The second distinctive feature is the stores’ low-key, unintimidating and even mall-like atmosphere: They look and feel like a cross between a friendly sports bar and a clean, well-lit family restaurant. No craft beer snobbery here — quite the opposite. “We want people to be able to walk in and find approachable people, who [can] talk about the beers and not make people feel stupid,” says Kizer. We knew we didn’t want to come across as snooty or uptight.”
Finally, the three partners share a dedication to finding a successful formula for the stores. The Couches and Knowles spent over a year developing a slim menu of snacks and meals that could be made in a tiny kitchen space and delivered in 12 minutes or less. They devised a CO2 flushing and tube-from-the-tap system to push all air out of growlers before filling, as well as a proprietary Phssssh™ CO2 cartridge holder that recarbonates growler beer once you’ve had it at home in the fridge.
The Couches and Knowles also adopted the novel “Crowler” filling method designed by Oskar Blues Brewery of Colorado, to be able to sell craft beer sealed in 32-ounce aluminum cans.
A tightly knit trio that clearly enjoy each other’s company — they finish each other’s sentences and interrupt each other like close buddies — the Growler Guys seem to relish the mainstream popularity of what they’ve created.
The ongoing craft beer craze doesn’t hurt. Craft brewers in the U.S. produced 24 million barrels of brew and saw a 13% rise in volume and a 16% increase in retail dollar sales between 2014 and 2015.
The Couches and Knowles say that their Oregon-born success fuels craft brewing’s growth inside the state and out. By being on tap at The Growler Guys a small brewery can get quick, inexpensive market exposure. Knowles says the growler stores can delay craft breweries’ need to invest in canning and bottling equipment by providing a distribution method — kegs — that is efficient and cost effective. “If they [breweries] find a customer niche, they can concentrate and invest in ramping up production rather than on bottling or getting shelf space,” says Kizer Couch.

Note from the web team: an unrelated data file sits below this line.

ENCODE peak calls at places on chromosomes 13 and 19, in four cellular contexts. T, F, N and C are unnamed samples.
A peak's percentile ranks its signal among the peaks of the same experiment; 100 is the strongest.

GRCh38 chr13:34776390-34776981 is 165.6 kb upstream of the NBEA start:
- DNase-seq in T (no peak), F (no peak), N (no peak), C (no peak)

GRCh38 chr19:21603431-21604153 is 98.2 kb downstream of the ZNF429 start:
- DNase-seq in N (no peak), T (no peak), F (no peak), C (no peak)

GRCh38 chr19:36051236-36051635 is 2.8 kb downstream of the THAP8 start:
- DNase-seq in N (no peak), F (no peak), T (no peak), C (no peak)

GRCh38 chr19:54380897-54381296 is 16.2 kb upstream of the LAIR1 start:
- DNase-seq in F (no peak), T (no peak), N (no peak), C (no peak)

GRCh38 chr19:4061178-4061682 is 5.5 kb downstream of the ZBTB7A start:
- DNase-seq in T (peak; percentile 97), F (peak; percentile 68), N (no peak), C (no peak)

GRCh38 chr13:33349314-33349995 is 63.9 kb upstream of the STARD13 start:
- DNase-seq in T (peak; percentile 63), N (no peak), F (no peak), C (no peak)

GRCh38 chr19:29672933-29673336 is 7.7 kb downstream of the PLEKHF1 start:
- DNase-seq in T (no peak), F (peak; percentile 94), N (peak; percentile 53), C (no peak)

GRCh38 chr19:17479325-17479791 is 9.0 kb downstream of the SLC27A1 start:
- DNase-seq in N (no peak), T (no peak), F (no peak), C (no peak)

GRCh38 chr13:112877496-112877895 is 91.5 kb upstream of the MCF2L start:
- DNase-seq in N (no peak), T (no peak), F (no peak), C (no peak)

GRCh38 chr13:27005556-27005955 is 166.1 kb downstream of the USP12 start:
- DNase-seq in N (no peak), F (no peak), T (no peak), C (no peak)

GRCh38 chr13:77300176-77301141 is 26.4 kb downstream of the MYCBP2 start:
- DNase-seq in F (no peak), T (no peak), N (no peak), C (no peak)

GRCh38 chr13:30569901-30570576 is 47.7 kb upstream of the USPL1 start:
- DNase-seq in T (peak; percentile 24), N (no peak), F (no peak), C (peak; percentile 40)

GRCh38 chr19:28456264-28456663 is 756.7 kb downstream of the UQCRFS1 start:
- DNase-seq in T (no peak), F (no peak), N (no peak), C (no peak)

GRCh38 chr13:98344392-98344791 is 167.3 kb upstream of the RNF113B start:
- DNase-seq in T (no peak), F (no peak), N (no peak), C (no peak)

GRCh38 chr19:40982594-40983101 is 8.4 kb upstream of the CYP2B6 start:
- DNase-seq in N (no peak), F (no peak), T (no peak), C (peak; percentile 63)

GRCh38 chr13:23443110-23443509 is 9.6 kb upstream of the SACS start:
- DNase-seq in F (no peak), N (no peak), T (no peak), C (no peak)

Though craft beer competition is intensifying, Kent Couch doesn’t feel pressure from other growler fill shops that have sprung up — over two dozen in Portland alone. “Here in the Northwest I don’t think we’ve seen anyone we have to worry about,” he says.
And Knowles and the Couches seem secure that their 16-store expansion plan, which includes places like Reno, Nevada, and Seattle. In each of the Growler Guys stores, the screen-based listing of beers and kombuchas on tap glows bright neon blue. When a keg is tapped, Knowles says, and a new beer put on, the change instantly updates the digital list, the Facebook page, and the company’s smart phone app.
“It may not sound like a big deal but it’s a lot of work to change a menu all the time,” he says. “And we’re turning kegs faster than most places,” interrupts Kizer. “So now with two gestures on an iPad, you can update all those systems — accurate information is important,” Knowles adds.
Asked if they will further standardize the offerings or the look and feel of the stores moving forward, Knowles shakes his head. “If we could actually build two stores that were the same, maybe we’d show we actually have a clue,” Knowles says. “But the concept is evolving so fast, every store tends to be different, and that’s okay – we know we don’t want it to ever get stale or sterile.”
The Growler Guys seem to intuitively understand that their mini retail chain of fill stations has benefitted from a uniform approach, yet they seem to thrive on change. While all three of the partners are craft beer enthusiasts who think the market for specialty beer has lots of room to grow, they are always on the search for the next new thing. Will it be mead, nitrogen-infused coffee, or maybe organic local milk?
It seems to not much matter to these partners. “Our customers – if you are coming in to fill a growler or get a pint, you are already in a good mood,” says Kizer. “We rarely deal with unhappy customers. In the convenience store business — or the technology business — there are a lot more headaches. That’s why we love this.”